For budget mirrors, you really only have one option, two way mirror film. A roll of this film should cost between 10 and 30 dollars depending on quantity and quality. A nice piece of two way mirror glass, can easily be more than 100 dollars. Take the glass/acrylic out of the picture frame, clean it really well, get it wet, apply the film, push all of the water bubbles out from the center and trim the excess. If you have the option glass is pretty much always better than acrylic. Acrylic won't hold its shape very well and without proper support; your mirror can look like a fun house mirror.
Step 2: Design Your Smart Mirror
Once you have what you believe is sufficient materials, it's time to start planning. You need to figure out how you are going to put this thing together. Some things to consider that might effect how you build it:
1.How is it going to used?
2.Where will it be?
3. Who will see it?
4. Is there information that this individual might consider important enough that they always want to see it (e.g. The time or weather)?
5. Will it be so large and heavy that no one will want it?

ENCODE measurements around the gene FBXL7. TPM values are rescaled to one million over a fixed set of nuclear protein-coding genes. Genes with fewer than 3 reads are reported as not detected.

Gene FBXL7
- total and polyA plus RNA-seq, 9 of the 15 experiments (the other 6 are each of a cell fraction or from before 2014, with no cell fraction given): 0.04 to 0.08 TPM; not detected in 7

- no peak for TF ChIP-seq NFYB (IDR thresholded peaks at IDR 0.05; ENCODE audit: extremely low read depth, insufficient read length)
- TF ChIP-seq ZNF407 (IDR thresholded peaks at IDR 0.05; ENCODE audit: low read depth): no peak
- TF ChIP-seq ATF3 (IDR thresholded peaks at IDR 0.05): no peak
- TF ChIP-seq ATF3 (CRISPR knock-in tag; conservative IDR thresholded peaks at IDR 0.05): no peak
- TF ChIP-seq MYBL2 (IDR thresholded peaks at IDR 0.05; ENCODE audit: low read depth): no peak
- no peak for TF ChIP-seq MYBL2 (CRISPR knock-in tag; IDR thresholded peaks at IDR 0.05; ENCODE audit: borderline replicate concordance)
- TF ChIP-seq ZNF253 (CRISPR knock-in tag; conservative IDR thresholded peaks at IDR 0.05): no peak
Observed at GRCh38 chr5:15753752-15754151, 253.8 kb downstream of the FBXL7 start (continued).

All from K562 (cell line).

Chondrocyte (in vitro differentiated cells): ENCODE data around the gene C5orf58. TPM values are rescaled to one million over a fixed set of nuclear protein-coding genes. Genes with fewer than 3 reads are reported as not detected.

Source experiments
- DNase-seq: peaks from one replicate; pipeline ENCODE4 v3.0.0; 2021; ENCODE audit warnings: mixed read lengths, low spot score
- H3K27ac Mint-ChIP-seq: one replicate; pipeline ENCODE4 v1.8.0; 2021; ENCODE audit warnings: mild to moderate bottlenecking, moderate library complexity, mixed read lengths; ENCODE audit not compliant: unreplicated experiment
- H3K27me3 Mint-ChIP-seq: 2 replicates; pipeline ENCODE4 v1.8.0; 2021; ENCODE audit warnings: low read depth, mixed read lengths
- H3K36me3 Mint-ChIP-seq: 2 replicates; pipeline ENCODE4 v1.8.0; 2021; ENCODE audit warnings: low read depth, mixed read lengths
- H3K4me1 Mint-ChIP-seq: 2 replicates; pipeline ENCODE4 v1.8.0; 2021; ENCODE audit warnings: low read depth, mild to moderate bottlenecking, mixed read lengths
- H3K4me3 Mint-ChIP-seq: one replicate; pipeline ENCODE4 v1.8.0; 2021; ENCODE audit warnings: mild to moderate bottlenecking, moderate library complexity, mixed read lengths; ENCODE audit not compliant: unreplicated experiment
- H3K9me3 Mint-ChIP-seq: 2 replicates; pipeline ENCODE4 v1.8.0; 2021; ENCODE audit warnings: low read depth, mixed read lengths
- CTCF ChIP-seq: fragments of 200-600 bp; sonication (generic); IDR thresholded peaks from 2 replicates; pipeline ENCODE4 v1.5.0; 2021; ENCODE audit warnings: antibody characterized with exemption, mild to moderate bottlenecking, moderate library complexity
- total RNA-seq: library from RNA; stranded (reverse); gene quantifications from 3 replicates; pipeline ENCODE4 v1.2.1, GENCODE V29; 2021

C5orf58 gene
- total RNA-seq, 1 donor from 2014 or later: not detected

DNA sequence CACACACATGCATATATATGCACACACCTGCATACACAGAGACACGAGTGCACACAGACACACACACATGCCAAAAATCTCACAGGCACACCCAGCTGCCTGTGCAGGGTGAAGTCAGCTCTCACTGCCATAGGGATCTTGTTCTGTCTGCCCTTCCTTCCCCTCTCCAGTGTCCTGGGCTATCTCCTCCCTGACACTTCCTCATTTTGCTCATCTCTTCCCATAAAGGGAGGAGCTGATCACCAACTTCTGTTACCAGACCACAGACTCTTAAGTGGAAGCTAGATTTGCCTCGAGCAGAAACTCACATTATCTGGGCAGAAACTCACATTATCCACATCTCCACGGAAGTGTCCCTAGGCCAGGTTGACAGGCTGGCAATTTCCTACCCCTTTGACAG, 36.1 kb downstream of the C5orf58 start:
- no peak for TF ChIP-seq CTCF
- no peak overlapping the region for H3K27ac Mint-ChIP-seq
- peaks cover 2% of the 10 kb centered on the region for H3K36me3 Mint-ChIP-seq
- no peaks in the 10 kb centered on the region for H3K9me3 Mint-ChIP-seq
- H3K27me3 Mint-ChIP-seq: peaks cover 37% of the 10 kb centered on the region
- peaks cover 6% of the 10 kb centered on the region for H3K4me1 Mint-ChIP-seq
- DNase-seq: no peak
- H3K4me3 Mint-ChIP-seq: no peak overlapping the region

It's really hard to give advice here; the design space for things like this are just so massive that there really aren't good rules of thumb. It's okay not to know exactly how it's going to come together. The important thing is to know if it's possible and figure it out when your staring at the problem so you can explore all of your options and pick the right one. For example, you can't fit a 22 inch monitor inside of a 4x6 picture frame.
Step 3: Add Software
At this point, the sky is the limit. You can be as basic as to use software other people have made or go full out and write a custom application. Open source smart mirror software has been written for Linux, Android, and Windows. Some implementations take advantage of Microsoft's Corona, Amazon's Alexa, or even my favorite, Google's Assistant.
It's pretty common to need a way to interface with the smart mirror. Voice commands make this pretty simple. Another option is use something like Unified Remote which it an app that lets you control any computer you want with your smart phone.
Step 4: Conclusion
I hope this helps point you in the right direction to building and making smart mirrors cheaply. If you're anything like me, and love working on projects, but hate putting a ton of money into them, then this is the project for you. This was my stab at something that almost everyone thinks is cool; on a college budget. I would love to hear your thoughts and suggestions on cheap projects or ways to make money by re-purposing old electronics. It both reduces e-waste in landfills and makes you money!
No way!... WAY!